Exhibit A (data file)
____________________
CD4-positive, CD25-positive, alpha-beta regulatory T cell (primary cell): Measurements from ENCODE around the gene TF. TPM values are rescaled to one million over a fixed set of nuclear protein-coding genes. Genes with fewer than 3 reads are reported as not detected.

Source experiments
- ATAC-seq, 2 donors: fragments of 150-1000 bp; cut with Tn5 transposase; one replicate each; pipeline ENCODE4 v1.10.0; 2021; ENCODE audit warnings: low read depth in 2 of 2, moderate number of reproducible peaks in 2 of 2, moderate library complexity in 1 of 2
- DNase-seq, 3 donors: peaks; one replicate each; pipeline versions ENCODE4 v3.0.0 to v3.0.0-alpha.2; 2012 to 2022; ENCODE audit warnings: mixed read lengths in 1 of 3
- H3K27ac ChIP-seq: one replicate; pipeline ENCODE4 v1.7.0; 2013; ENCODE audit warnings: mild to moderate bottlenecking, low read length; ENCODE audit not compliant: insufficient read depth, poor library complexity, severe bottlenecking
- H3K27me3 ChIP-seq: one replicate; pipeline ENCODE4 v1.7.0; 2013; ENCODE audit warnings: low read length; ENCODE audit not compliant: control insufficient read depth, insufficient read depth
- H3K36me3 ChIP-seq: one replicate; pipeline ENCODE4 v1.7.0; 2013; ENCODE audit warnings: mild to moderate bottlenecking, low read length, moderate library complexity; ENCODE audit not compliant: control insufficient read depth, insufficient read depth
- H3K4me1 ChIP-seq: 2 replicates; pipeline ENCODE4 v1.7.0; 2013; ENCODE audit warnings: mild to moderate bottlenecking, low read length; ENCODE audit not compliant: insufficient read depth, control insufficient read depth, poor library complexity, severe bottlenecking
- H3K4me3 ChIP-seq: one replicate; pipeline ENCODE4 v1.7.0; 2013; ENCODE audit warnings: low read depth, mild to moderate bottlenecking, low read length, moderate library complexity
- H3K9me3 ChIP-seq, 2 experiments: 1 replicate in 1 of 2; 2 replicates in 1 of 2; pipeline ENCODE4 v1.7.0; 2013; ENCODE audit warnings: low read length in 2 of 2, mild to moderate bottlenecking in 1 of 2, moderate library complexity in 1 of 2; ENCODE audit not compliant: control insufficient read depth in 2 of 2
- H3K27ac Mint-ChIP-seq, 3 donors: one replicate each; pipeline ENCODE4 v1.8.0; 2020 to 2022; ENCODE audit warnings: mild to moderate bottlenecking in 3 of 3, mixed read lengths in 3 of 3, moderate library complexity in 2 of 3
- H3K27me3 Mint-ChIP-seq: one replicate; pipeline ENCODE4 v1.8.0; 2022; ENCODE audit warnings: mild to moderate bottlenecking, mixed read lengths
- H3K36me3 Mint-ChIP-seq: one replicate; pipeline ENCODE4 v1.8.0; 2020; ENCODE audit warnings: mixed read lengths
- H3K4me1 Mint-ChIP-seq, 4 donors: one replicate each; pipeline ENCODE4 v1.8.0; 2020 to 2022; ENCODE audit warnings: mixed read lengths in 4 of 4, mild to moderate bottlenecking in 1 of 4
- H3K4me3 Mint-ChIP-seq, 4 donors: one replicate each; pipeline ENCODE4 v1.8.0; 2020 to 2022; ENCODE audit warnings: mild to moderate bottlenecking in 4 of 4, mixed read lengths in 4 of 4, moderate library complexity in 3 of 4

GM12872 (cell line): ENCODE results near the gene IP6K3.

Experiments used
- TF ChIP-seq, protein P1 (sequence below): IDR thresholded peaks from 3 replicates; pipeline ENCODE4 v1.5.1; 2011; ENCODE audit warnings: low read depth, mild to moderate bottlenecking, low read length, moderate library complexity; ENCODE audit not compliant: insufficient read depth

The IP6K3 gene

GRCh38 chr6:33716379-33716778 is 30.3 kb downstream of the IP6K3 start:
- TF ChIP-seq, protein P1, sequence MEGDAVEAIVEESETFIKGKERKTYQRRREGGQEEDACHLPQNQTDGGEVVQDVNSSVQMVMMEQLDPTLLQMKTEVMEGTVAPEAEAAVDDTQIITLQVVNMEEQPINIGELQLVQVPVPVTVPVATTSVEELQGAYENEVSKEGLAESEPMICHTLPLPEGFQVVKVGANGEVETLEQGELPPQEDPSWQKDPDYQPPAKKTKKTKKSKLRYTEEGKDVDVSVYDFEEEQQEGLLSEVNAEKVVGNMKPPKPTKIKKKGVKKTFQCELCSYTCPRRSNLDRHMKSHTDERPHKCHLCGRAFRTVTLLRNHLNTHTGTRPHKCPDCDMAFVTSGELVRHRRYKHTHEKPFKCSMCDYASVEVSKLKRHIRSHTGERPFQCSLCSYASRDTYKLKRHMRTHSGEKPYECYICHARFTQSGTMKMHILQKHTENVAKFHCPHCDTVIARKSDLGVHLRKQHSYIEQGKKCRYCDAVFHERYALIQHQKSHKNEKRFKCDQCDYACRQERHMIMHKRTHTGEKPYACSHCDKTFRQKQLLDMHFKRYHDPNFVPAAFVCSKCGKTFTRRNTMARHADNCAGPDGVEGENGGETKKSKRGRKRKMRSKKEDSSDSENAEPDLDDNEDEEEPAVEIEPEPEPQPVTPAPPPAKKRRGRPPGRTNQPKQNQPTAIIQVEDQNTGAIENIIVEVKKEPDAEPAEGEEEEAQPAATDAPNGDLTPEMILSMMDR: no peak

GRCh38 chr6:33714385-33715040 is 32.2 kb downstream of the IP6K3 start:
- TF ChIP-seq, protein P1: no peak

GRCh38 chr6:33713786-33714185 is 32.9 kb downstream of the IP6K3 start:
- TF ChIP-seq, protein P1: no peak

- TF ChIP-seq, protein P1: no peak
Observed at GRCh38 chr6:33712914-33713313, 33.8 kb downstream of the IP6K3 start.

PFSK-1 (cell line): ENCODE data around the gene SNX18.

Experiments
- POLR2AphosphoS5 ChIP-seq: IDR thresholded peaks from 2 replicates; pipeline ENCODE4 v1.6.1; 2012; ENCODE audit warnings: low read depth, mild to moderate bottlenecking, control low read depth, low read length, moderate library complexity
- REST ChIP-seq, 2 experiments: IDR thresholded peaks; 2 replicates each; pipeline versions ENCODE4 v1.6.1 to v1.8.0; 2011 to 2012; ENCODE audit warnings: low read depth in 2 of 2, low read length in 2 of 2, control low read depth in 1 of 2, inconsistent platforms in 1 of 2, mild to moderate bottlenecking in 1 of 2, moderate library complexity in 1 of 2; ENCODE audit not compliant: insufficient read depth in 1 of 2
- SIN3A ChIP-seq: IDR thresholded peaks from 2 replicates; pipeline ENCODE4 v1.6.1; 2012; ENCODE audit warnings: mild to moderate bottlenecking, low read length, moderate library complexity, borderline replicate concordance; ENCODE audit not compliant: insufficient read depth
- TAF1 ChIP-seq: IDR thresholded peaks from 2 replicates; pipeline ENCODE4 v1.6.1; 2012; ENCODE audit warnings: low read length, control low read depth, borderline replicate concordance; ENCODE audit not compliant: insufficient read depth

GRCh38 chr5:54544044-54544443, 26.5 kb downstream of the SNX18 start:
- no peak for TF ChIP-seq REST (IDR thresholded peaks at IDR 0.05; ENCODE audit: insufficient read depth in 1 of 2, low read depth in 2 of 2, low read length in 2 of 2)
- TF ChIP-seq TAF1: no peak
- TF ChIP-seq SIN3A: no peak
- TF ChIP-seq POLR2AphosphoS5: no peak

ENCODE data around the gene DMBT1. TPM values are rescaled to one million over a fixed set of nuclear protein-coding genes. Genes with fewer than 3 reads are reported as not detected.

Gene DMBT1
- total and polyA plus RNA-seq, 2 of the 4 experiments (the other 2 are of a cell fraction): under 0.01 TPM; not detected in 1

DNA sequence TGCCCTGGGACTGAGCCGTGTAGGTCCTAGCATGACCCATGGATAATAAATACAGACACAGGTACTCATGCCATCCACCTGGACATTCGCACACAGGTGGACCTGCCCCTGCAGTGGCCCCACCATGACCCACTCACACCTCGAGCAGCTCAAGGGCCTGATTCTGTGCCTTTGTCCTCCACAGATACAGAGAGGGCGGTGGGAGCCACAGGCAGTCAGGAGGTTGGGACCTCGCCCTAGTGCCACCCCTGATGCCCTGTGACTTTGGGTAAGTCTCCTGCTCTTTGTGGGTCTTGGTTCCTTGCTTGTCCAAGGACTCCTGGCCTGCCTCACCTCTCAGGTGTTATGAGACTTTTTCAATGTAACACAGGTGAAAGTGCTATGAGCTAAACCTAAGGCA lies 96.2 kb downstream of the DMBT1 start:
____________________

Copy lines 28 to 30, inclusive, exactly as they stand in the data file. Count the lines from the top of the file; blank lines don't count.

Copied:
PFSK-1 (cell line): ENCODE data around the gene SNX18.

Experiments
- POLR2AphosphoS5 ChIP-seq: IDR thresholded peaks from 2 replicates; pipeline ENCODE4 v1.6.1; 2012; ENCODE audit warnings: low read depth, mild to moderate bottlenecking, control low read depth, low read length, moderate library complexity